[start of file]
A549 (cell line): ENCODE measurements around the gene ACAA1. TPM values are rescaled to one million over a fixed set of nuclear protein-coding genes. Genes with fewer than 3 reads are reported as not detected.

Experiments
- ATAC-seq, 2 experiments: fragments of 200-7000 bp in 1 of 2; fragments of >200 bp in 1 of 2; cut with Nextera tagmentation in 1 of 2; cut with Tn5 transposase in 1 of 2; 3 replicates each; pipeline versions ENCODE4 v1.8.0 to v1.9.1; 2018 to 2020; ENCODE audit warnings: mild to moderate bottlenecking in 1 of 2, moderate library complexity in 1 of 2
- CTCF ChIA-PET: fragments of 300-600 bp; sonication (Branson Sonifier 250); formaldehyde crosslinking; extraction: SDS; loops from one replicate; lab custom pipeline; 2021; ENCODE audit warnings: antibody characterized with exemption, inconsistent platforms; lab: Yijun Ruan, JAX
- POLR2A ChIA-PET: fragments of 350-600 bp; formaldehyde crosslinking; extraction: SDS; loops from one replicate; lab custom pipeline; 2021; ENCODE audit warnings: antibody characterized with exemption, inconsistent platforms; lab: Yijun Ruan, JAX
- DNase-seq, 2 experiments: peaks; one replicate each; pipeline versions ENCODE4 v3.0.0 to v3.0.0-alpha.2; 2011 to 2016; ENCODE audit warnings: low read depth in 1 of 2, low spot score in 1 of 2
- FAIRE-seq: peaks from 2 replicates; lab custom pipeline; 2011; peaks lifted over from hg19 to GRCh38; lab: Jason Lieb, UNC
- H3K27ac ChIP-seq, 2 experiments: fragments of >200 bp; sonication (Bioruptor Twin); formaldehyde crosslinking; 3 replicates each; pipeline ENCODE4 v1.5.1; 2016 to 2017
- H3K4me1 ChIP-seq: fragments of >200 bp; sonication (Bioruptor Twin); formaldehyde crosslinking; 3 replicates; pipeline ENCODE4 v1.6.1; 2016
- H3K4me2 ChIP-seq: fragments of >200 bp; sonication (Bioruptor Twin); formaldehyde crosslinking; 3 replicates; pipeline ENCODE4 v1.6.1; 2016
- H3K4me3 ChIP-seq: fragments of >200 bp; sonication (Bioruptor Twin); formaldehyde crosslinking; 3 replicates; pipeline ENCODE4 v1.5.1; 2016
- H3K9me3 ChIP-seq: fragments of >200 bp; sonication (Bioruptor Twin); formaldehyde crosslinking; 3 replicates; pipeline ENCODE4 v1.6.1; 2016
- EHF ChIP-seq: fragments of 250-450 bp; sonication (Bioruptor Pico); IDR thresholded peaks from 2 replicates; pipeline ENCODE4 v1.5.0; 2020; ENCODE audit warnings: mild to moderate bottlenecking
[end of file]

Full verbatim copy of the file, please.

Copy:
A549 (cell line): ENCODE measurements around the gene ACAA1. TPM values are rescaled to one million over a fixed set of nuclear protein-coding genes. Genes with fewer than 3 reads are reported as not detected.

Experiments
- ATAC-seq, 2 experiments: fragments of 200-7000 bp in 1 of 2; fragments of >200 bp in 1 of 2; cut with Nextera tagmentation in 1 of 2; cut with Tn5 transposase in 1 of 2; 3 replicates each; pipeline versions ENCODE4 v1.8.0 to v1.9.1; 2018 to 2020; ENCODE audit warnings: mild to moderate bottlenecking in 1 of 2, moderate library complexity in 1 of 2
- CTCF ChIA-PET: fragments of 300-600 bp; sonication (Branson Sonifier 250); formaldehyde crosslinking; extraction: SDS; loops from one replicate; lab custom pipeline; 2021; ENCODE audit warnings: antibody characterized with exemption, inconsistent platforms; lab: Yijun Ruan, JAX
- POLR2A ChIA-PET: fragments of 350-600 bp; formaldehyde crosslinking; extraction: SDS; loops from one replicate; lab custom pipeline; 2021; ENCODE audit warnings: antibody characterized with exemption, inconsistent platforms; lab: Yijun Ruan, JAX
- DNase-seq, 2 experiments: peaks; one replicate each; pipeline versions ENCODE4 v3.0.0 to v3.0.0-alpha.2; 2011 to 2016; ENCODE audit warnings: low read depth in 1 of 2, low spot score in 1 of 2
- FAIRE-seq: peaks from 2 replicates; lab custom pipeline; 2011; peaks lifted over from hg19 to GRCh38; lab: Jason Lieb, UNC
- H3K27ac ChIP-seq, 2 experiments: fragments of >200 bp; sonication (Bioruptor Twin); formaldehyde crosslinking; 3 replicates each; pipeline ENCODE4 v1.5.1; 2016 to 2017
- H3K4me1 ChIP-seq: fragments of >200 bp; sonication (Bioruptor Twin); formaldehyde crosslinking; 3 replicates; pipeline ENCODE4 v1.6.1; 2016
- H3K4me2 ChIP-seq: fragments of >200 bp; sonication (Bioruptor Twin); formaldehyde crosslinking; 3 replicates; pipeline ENCODE4 v1.6.1; 2016
- H3K4me3 ChIP-seq: fragments of >200 bp; sonication (Bioruptor Twin); formaldehyde crosslinking; 3 replicates; pipeline ENCODE4 v1.5.1; 2016
- H3K9me3 ChIP-seq: fragments of >200 bp; sonication (Bioruptor Twin); formaldehyde crosslinking; 3 replicates; pipeline ENCODE4 v1.6.1; 2016
- EHF ChIP-seq: fragments of 250-450 bp; sonication (Bioruptor Pico); IDR thresholded peaks from 2 replicates; pipeline ENCODE4 v1.5.0; 2020; ENCODE audit warnings: mild to moderate bottlenecking